escaped serious Injury.
from tho homo of his brother, George Miller of the commercial club, Sheriff
Crim, a mile north of tho city, and ! QH'an, W. H. Smith and a number of
k , i ..... 0-..-i- ....i other business men, took a hurried
daughter was hold Sunday at 2
o'clock from tho German church.
Another meeting of tho citizens was
held at tho Commercial club rooms
Friday night and a survey of tho work
dono and to bo done wns gono over.
As a mark ot sympathy and respect
for all who wero bereft by the tornado,
11 business houacB und public offices
wero closed from 1:30 until 3 o'clock
Saturday afternoon.
In the days that have elapsed since
tho Btorm much has been dono for tho
relief ot tho destitute, and the rebuild
ing ot homes. Seward peoplo have
contributed liberally, and tho commit
tee having charge ot the work Is mak
ing a careful computation and esti
mate ot the amount that will bo neces
sary. No appeal has been made for
outsldo aid, but numerous checks
have been received from individuals,
und notably from wholcsalo houses,
through their customers In this city.
Assistance coming In this manner has
been gratefully rocelved by tho com
mittee, and all such funds will bo put
to tho bout UBe. About $t",OJ0 has so
far been subscribed by Seward people.
York, Nob. Travelers In tho path of
tho tornado In the southern part of
York county havo witnessed countless
freaks ot tho wlud. One country homo
near Uluo Valo was lifted Just abovo
tho lloor line. Tho floor was left In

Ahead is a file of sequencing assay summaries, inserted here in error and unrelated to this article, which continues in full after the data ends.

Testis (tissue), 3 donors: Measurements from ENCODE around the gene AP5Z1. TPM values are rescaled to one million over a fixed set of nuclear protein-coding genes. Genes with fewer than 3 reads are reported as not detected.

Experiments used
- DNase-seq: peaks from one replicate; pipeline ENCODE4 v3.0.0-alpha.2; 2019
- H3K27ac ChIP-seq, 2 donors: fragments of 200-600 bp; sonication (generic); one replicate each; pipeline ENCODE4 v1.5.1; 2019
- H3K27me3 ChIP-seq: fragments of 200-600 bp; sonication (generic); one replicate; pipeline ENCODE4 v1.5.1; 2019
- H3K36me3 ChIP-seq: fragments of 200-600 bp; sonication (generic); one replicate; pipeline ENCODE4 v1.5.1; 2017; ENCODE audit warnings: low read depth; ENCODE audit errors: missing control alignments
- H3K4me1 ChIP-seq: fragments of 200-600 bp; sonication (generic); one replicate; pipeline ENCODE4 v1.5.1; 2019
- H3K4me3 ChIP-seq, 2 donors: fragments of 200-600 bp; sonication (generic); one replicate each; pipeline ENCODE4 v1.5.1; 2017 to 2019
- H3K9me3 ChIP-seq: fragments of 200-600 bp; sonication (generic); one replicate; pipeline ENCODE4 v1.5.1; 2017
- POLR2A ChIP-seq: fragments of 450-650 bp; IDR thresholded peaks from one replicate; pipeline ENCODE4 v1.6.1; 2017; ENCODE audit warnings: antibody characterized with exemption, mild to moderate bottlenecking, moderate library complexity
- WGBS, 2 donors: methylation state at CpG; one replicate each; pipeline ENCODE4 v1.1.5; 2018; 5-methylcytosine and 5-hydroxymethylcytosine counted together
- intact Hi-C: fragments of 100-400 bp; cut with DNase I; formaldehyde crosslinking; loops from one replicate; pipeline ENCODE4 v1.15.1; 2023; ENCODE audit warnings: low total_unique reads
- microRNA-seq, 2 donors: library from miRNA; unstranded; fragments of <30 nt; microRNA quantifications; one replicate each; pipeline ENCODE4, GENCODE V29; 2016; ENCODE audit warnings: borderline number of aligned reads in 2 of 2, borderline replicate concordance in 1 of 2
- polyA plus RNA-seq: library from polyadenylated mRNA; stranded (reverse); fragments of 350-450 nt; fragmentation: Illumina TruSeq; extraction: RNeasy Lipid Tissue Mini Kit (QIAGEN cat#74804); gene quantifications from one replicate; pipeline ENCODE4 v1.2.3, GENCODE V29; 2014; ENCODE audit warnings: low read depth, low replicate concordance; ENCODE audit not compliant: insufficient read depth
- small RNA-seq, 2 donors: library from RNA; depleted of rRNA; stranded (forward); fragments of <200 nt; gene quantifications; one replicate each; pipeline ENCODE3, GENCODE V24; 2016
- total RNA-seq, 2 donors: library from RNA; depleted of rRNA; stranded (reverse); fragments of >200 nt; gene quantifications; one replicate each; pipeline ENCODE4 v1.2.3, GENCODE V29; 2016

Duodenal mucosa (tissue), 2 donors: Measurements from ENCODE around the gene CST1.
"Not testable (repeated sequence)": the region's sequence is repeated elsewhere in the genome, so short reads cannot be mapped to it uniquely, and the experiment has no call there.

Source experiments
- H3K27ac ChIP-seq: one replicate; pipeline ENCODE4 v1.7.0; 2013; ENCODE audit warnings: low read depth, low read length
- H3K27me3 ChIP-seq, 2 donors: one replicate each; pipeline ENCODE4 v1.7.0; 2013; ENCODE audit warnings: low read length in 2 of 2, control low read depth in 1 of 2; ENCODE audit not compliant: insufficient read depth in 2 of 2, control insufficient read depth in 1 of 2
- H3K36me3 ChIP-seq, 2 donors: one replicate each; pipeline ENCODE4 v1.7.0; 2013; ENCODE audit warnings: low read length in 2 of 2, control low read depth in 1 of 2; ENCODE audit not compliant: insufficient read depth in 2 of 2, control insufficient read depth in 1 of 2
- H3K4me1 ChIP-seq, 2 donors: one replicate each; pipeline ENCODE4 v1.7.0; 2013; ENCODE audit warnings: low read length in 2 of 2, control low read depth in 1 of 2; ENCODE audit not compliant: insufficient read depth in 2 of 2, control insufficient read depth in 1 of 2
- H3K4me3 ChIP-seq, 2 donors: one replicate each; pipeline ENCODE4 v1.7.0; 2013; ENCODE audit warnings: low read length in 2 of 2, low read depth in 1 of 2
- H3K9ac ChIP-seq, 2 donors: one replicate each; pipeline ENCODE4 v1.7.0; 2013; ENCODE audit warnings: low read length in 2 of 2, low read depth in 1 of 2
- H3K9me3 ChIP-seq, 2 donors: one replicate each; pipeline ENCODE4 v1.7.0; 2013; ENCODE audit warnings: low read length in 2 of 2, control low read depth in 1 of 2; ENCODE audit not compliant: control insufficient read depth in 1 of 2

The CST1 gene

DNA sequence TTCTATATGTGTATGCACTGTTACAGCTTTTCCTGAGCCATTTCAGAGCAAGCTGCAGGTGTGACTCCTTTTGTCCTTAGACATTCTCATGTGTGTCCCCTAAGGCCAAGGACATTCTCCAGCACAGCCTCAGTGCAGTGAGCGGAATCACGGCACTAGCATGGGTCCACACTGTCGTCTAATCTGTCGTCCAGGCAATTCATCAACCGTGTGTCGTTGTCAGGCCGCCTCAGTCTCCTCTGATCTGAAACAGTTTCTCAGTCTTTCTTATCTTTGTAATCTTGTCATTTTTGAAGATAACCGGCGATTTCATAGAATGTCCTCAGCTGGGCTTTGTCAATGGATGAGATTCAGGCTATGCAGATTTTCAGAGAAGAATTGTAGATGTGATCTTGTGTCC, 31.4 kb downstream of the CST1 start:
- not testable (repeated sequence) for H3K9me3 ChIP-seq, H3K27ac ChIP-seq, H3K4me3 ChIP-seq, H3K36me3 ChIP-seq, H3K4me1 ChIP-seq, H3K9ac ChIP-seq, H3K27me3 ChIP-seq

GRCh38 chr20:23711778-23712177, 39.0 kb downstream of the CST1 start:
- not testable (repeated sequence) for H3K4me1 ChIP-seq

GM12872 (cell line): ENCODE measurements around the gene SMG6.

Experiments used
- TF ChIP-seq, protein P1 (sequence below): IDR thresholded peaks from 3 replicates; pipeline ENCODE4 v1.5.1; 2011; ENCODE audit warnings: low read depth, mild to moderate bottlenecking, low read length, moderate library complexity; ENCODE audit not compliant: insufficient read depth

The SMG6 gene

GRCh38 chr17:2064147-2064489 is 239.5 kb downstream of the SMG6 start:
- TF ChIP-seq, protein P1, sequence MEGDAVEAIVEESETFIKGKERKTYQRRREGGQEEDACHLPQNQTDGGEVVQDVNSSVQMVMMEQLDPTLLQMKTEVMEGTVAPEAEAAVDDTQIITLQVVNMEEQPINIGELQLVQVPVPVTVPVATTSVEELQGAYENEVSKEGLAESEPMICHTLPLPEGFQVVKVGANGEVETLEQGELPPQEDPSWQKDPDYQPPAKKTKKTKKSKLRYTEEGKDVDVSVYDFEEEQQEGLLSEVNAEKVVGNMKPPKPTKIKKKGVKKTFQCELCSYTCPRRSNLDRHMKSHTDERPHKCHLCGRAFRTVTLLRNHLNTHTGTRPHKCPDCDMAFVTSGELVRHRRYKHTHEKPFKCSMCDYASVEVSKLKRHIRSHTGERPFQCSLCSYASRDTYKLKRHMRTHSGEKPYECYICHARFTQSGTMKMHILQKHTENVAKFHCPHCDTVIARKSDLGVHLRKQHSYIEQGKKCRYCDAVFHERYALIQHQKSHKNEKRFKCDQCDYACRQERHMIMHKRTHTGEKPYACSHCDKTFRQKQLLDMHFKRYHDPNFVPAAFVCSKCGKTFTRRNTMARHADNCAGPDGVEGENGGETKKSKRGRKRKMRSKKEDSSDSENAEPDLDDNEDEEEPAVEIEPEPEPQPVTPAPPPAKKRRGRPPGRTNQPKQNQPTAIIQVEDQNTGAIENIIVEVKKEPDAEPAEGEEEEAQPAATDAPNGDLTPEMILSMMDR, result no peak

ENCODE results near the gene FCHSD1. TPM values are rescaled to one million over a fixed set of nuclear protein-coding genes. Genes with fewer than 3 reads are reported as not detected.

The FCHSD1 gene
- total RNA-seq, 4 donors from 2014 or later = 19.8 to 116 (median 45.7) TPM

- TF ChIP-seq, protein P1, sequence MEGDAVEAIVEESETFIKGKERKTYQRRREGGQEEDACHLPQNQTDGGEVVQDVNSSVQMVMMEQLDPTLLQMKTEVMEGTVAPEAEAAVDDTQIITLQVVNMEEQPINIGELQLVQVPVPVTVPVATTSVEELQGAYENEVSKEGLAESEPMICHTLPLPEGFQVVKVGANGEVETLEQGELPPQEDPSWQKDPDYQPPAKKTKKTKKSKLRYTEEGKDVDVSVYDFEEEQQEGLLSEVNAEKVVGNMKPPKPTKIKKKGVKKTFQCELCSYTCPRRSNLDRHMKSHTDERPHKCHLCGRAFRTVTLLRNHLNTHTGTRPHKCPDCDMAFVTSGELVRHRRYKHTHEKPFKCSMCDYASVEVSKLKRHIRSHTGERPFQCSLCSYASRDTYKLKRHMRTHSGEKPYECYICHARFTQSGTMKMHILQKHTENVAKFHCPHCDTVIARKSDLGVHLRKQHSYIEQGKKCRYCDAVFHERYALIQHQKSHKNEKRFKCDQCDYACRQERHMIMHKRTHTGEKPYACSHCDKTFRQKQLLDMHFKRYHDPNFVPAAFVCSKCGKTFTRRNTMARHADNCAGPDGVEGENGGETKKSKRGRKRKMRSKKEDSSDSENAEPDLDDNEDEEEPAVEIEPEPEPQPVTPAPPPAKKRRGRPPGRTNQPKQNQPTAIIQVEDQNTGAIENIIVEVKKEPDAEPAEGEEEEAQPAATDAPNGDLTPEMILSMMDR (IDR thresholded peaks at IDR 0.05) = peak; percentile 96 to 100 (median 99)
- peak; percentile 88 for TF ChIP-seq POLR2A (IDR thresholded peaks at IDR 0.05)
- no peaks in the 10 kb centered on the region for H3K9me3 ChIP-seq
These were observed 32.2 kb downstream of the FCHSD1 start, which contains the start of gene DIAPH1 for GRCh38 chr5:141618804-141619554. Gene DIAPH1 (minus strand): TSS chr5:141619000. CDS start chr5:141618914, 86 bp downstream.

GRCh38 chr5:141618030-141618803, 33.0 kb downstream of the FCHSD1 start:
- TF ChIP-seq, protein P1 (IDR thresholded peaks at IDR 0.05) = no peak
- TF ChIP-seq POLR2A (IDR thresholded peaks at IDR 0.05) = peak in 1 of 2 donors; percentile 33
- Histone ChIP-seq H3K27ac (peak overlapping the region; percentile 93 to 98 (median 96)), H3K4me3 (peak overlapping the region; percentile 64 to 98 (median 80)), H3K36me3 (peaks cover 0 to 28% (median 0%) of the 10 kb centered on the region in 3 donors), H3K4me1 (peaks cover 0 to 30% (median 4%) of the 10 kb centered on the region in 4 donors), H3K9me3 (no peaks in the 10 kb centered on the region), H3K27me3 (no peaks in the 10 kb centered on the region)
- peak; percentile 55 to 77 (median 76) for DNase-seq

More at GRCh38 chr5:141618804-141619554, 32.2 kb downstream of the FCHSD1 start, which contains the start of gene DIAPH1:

tact. A lone rocking chair was left In
the mlddlo ot It. Thu rest of the house
-Tnnd tho furniture wore blown away. A
largo barn on tho farm of Ned Rua,
near McCqol was blown away. Efforts
have boon made to tlnd portions of tho
structuro but without avail. Not i
single board or oven u shlnglo can bo
found. Trees nlong tho country high
ways aro twisted luto all sortb of
Seward, Nob. Eight peoplo were
killed and mnny injured by a tornado
which swept through Seward at supper
tlmo Wednesday. The eight dead aro
all that havo been recovored, although
tho list may bo greater than that.
Homes wore torn up nnd hurled long
.distances and tho Injured will prob
ably bo largo.
Tho storm hit tho city near the fair
grounds park, and sweeping in a
northeasterly direction, toro a path
Severe Hall at Valparlso. '
Valparaloo, Neb. Ono of tho sever
est hall and wind storms of tho sea
son, accompanied by a heavy downpour
of rain, struck Valparaiso and vicinity
Wednesday about 5:30. Tho Btorm
came up from the southwest, accom
panied by a terrific roar, and for a
little whllo It was feared that there